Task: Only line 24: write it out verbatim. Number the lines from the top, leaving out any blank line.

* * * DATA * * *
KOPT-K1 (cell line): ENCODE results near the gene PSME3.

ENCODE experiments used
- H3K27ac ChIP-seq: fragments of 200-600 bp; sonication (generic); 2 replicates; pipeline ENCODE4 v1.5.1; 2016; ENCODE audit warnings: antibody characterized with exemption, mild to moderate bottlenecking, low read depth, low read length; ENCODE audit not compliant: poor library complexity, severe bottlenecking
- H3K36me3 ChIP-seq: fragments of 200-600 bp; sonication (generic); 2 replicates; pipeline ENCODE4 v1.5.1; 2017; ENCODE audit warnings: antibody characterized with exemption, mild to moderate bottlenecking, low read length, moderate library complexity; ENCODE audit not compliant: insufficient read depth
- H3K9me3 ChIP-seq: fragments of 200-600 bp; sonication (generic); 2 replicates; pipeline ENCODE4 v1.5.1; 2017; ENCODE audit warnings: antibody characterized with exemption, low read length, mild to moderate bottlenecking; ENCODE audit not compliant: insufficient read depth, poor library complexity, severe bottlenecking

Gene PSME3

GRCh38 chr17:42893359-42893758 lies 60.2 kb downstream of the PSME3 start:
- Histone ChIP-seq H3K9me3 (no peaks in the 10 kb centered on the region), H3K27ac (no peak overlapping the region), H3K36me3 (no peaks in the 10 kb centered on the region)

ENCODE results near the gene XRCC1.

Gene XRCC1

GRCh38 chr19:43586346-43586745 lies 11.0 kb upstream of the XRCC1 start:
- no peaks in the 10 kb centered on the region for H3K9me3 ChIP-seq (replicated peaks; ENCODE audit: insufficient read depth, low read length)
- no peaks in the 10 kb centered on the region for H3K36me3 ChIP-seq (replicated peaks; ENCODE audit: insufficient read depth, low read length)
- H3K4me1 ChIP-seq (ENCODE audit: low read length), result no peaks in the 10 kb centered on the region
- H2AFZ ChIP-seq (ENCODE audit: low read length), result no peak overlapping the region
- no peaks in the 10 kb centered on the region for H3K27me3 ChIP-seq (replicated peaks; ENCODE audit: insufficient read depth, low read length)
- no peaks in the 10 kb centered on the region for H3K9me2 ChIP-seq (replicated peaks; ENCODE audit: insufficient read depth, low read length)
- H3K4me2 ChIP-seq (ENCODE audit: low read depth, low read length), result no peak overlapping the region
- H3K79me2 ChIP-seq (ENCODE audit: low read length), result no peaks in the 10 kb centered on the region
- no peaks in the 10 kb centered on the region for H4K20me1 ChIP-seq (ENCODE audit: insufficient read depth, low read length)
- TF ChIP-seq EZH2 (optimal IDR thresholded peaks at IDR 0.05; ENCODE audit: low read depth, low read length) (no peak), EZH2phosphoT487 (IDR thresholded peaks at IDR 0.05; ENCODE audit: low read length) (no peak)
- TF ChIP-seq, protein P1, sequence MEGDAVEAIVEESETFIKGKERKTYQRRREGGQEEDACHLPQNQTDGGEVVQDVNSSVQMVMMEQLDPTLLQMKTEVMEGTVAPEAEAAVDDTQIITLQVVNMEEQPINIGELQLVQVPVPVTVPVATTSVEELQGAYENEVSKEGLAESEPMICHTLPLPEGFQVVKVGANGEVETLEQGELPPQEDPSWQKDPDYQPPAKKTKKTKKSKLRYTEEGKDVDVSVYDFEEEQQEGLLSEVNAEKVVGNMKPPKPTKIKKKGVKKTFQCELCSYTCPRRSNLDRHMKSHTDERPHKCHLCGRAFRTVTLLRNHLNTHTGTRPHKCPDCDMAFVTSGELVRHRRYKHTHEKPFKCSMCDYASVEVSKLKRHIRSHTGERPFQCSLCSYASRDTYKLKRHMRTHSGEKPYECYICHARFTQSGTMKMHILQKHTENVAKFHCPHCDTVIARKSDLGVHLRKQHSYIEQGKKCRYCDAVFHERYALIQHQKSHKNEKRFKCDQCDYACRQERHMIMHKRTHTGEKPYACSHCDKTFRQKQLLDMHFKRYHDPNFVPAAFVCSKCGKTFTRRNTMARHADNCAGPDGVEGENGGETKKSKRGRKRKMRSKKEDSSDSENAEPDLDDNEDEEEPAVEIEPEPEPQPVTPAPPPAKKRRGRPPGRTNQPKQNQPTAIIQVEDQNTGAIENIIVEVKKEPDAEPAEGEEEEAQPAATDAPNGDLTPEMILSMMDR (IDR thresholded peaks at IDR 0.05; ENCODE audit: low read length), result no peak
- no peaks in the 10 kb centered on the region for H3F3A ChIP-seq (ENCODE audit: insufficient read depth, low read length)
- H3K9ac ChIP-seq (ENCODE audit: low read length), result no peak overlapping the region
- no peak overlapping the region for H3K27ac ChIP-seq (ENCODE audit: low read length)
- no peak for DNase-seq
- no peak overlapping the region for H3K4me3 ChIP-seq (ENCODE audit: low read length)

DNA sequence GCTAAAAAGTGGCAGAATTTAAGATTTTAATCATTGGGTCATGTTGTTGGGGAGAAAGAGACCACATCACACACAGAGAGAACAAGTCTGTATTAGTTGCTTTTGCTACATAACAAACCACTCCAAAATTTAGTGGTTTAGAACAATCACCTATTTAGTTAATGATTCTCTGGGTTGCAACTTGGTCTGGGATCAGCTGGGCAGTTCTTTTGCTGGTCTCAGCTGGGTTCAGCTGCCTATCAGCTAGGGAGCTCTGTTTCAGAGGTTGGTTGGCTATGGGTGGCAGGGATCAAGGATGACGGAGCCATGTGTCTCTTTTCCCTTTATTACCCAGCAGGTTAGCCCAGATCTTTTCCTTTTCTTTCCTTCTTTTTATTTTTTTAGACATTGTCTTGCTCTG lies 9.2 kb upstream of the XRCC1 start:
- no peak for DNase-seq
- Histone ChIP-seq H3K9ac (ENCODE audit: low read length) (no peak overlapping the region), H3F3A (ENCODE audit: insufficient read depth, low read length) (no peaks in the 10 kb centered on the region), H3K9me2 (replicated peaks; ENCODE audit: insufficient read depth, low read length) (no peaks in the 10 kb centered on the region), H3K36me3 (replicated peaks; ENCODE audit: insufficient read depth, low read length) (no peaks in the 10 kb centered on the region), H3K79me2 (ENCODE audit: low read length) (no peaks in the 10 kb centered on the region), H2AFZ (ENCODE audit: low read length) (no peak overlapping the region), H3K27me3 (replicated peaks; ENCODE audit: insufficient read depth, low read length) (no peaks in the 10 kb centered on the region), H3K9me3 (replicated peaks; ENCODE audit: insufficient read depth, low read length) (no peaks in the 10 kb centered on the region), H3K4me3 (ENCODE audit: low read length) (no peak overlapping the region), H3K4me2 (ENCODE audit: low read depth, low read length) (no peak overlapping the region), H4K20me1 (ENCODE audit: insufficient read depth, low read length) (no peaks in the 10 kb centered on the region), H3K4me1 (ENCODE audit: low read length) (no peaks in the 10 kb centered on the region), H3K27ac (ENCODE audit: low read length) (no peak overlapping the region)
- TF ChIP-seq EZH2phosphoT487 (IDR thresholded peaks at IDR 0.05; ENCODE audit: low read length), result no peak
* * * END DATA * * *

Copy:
- H3K9ac ChIP-seq (ENCODE audit: low read length), result no peak overlapping the region